By Erin Freeman | Lynnwood Times Staff
Lynnwood will use its emergency reserves to fulfill a $2 million gap that emerged out of the coronavirus pandemic in the city’s budget, the decision authorized by the Lynnwood City Council.
At its July 13 business meeting, the City Council approved using the general fund reserves to neutralize a $2 million deficit in the city’s budget induced by pandemic-related revenue loss, in a 6-1 vote.
In March and April, the city, heavily reliant on sales tax, experienced a significant blow to its revenue steam due to coronavirus-induced temporary business closures, explains Councilmember Ian Cotton.
The city forecasts a loss of $9.4 million in revenues, with a $7.8 million preliminary estimated deficit imposed by COVID-19. The remaining $1.6 million attributes to revenue lost in 2019.
To fill the gap in revenue, city staff has implemented incentives and budget policy changes to confront the shortfall imposed, leaving a remaining $2.2 million deficit. Throughout numerous city council meetings, the council has discussed plausible possibilities to offset the remaining deficit, evaluating additional ways to address the gap, says Councilmember Shannon Sessions.
During the June 29 meeting, the council considered six options for closing the remaining $2.2 million gap. In the discussion, a majority of councilmembers stated a liking of using the revenue stabilization fund within the general fund reserves. Others preferred utilizing a combination of the revenue stabilization fund and the economic development infrastructure fund (EDIF), with one opting for the use of solely EDIF.
Previously indicating to be comfortable with using either of the options, Council President Christine Frizzell has since retracted that statement, now maintaining a preference for the revenue stabilization fund. The fund’s purpose lies in combatting cash flow shortages in the general fund and providing a cushion for unexpected shortages in the tax revenue receipts and is the best-suited option to address the issue, says Frizzell.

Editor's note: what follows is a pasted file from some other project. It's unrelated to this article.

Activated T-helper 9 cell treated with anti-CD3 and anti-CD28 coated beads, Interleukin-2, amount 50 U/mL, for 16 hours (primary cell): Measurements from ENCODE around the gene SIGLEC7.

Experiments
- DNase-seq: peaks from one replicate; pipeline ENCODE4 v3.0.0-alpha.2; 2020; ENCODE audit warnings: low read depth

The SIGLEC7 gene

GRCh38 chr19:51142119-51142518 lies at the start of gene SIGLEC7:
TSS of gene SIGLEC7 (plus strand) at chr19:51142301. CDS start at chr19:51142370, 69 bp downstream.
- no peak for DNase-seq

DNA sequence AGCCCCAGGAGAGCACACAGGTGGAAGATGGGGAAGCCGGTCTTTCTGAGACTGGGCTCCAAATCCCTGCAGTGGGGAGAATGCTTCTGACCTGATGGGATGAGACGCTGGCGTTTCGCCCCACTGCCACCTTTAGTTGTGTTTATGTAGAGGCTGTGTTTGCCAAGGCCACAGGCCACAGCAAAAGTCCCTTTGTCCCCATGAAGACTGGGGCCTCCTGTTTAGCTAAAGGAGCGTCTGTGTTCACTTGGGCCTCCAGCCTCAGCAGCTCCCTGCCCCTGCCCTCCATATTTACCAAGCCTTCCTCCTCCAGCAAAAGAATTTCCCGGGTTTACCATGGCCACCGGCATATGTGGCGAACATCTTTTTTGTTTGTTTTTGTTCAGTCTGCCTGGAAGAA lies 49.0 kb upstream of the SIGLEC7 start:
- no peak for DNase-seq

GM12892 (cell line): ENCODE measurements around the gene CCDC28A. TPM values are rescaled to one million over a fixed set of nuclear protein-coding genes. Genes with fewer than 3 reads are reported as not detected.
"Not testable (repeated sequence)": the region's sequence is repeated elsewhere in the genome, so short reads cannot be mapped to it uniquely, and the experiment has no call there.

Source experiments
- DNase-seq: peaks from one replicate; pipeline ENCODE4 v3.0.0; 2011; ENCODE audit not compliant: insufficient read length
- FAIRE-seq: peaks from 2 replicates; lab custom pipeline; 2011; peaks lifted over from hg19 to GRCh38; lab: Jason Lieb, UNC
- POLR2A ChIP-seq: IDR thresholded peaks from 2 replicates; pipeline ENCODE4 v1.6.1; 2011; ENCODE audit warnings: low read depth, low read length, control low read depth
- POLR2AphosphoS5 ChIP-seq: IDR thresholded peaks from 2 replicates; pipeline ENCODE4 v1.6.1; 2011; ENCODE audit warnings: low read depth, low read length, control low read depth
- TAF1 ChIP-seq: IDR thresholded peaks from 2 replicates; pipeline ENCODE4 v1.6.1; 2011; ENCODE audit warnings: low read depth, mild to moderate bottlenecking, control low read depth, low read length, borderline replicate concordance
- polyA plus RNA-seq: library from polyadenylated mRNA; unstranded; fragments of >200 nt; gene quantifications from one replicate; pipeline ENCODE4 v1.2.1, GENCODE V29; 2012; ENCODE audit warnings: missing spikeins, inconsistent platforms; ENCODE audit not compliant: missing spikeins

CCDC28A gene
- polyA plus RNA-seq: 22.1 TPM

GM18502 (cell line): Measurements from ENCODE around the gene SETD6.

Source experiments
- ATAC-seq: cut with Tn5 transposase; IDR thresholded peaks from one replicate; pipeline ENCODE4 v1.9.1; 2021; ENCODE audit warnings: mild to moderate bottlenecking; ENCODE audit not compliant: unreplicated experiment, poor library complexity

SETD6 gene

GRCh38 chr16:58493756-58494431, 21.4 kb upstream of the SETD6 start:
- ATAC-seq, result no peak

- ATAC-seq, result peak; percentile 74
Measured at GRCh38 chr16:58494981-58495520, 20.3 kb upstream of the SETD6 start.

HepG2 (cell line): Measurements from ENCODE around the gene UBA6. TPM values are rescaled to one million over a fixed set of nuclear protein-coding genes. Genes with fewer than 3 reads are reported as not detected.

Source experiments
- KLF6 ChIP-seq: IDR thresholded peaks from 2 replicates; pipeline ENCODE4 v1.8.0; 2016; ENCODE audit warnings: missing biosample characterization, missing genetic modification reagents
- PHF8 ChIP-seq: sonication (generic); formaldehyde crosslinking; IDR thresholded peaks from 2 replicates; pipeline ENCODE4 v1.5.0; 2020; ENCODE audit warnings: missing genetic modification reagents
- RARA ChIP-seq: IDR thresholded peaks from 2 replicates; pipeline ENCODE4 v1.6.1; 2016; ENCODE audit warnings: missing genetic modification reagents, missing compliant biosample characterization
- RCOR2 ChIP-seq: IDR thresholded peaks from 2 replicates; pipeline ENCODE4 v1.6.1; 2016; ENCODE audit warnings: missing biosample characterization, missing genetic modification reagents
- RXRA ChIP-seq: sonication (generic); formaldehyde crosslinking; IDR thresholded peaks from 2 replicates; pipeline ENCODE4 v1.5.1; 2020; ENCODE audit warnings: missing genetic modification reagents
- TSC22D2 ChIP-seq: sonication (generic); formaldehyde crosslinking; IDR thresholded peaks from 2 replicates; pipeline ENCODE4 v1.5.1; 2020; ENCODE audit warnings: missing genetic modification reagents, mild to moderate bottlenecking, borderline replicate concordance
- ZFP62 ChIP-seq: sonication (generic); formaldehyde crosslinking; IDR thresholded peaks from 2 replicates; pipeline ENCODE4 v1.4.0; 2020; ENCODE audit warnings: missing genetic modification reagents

“It’s the appropriate fund to use,” Frizzell said. “This gap is not caused by any infrastructure concerns, but it is totally within the reason that the revenue stabilization fund was set up… I fully support using the revenue stabilization fund to close the gap, because that is what it was established for.”
Voting against the use of the general fund reserves, Councilmember Jim Smith presented a hypothetical anecdote regarding the delegation of household finances in emergencies to explain why Lynnwood should hesitate to use the general fund reserves, opting for the use of EDIF to offset the gap.
“For me, it would be more important if you did have an emergency in your house, you might want to put off remodeling your rec room first,” Smith said. “This is the same case I see here, even though we’ve got a reserve fund that’s for emergencies, we’ve got other sources that could pay for this without using our reserve funds.”
Originally uncertain about the city choosing to use the revenue stabilization fund, Councilmember George Hurst voted in favor of adopting the resolution, as it specifically includes information of city intent to restore the general fund reserves in the upcoming 2021-22 biannual budget.
“In the 2021-22 budget, there will be a plan and a schedule for restoring the general fund reserves,” Hurst said. “That’s what’s important to me and that’s why I would be able to support this.”
In other business, the council unanimously approved Mayor Nicola Smith to enter into a franchise agreement with Level 3 Communications, a telecommunications and Internet service provider company, to install, operate and maintain communication networks in the city rights of ways.
Kris Hildebrandt was later collectively appointed to Position No. 2 of the Human Services Commission.
Future Lynnwood City Council Business Meetings, Work Sessions and Committee Meetings can be streamed live by the public at https://www.youtube.com/user/CityofLynnwood/live.